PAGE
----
Although many Connecticut residents are aware of the importance of creating a will, financial trusts, powers of attorney for medical care and finances, and similar estate planning documents, many don’t consider what they need to do with them once they have created them.
Secure storage is essential
Secure storage of estate planning documents is crucial because a trusted relative or friend should be able to easily find them after your passing. You should make that individual aware of that location. Consider the following storage solutions:
- Fire and waterproof home safe
- Bank safe deposit box
- Probate court or court administrator’s office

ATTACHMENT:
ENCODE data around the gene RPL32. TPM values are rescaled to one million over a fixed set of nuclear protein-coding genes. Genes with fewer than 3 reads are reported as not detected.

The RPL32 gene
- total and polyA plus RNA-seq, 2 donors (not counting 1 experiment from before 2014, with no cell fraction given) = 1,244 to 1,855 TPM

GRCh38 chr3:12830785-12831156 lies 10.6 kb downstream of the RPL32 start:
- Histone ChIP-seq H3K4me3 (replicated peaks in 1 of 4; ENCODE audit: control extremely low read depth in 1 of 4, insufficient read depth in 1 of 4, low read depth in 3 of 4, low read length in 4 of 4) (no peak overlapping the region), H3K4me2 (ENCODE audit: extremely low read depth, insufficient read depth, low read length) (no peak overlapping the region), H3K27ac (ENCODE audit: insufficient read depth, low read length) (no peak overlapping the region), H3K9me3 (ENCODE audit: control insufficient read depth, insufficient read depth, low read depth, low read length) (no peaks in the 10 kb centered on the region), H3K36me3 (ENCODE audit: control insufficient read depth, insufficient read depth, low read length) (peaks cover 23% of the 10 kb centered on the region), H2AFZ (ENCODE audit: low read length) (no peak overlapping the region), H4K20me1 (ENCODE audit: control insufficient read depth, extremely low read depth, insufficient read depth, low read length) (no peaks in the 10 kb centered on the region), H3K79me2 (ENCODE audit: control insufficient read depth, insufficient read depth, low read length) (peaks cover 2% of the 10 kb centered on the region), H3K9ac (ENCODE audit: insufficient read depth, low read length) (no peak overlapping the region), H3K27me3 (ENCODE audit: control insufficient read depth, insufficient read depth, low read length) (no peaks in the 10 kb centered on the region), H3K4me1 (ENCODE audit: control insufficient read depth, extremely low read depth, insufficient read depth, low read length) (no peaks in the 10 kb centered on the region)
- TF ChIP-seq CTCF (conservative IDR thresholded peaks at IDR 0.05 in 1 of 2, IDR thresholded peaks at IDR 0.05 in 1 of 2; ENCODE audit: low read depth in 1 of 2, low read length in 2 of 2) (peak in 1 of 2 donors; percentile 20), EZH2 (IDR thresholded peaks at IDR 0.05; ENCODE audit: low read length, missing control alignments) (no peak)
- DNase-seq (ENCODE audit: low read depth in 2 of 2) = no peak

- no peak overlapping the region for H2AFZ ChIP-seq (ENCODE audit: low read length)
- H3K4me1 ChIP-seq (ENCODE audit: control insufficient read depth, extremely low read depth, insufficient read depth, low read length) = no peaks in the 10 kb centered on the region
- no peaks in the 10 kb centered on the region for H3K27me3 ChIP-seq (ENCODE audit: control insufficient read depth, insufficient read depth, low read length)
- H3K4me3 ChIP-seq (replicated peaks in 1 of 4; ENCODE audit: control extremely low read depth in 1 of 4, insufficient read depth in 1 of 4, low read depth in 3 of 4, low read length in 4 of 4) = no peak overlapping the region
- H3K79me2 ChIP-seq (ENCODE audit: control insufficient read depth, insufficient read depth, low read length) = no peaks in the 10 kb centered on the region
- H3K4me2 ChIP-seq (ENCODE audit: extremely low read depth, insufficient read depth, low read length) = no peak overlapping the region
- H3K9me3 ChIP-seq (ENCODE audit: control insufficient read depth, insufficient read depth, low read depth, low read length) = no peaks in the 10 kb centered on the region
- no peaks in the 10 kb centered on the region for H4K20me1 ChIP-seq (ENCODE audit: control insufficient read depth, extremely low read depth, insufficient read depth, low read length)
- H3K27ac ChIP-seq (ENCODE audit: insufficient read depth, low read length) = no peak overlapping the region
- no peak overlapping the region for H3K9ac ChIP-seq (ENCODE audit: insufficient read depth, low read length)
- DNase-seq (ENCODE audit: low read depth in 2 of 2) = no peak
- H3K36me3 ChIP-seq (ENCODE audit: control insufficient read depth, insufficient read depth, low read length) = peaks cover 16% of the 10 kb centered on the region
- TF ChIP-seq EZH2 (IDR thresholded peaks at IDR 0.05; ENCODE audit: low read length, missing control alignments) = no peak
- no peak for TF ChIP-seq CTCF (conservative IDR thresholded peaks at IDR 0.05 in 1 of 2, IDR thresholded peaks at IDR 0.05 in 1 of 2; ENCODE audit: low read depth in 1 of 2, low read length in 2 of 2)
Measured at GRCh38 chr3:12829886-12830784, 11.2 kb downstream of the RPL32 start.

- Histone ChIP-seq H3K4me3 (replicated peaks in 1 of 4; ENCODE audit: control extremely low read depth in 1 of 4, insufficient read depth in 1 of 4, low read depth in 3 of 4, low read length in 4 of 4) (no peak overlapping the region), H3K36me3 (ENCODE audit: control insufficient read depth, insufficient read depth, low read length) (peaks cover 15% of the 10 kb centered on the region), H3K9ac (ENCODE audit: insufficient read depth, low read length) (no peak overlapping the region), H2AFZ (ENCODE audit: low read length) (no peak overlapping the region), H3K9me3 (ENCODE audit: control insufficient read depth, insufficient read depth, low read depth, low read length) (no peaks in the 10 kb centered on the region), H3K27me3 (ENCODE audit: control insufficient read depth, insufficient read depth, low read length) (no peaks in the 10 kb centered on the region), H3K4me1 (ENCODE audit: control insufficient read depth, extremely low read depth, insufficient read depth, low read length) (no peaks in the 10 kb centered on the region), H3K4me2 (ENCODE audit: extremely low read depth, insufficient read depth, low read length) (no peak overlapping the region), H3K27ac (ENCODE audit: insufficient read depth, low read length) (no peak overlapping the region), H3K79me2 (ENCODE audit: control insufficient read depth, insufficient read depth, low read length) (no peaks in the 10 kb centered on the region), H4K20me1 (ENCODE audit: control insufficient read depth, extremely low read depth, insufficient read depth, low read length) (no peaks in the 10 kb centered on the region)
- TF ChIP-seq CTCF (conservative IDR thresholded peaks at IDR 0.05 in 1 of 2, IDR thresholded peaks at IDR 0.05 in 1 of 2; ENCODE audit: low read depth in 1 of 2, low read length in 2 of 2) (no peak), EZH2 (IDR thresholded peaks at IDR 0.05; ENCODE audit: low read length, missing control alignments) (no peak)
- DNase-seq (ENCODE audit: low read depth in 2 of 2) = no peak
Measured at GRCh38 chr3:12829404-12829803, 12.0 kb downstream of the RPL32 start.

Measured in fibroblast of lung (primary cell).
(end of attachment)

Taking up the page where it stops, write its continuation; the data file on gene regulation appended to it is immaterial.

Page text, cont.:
- Office of the attorney who prepared the documents
- Online or electronic document storage
Digital and online storage has developed over the last decade, providing security for many documents beyond those for estate planning. Digital storage options include Cloud-based platforms, like Google Drive, Microsoft OneDrive or Dropbox
Other options are a USB drive or another portable storage device and a document management system.
If you store documents on your computer, ensure that these files are encrypted so unauthorized people can’t access them. The executor of your estate or another trusted person should have the password to access the documents.
Make storage part of a comprehensive plan
It’s never too early to begin creating a comprehensive estate plan. Incorporate a regular review of your plan every few years to make necessary changes when circumstances change.
As you discuss your plan elements, determine storage at the same time. By assigning immediate storage, you’ll also be able to ensure that all changes will go to the same place.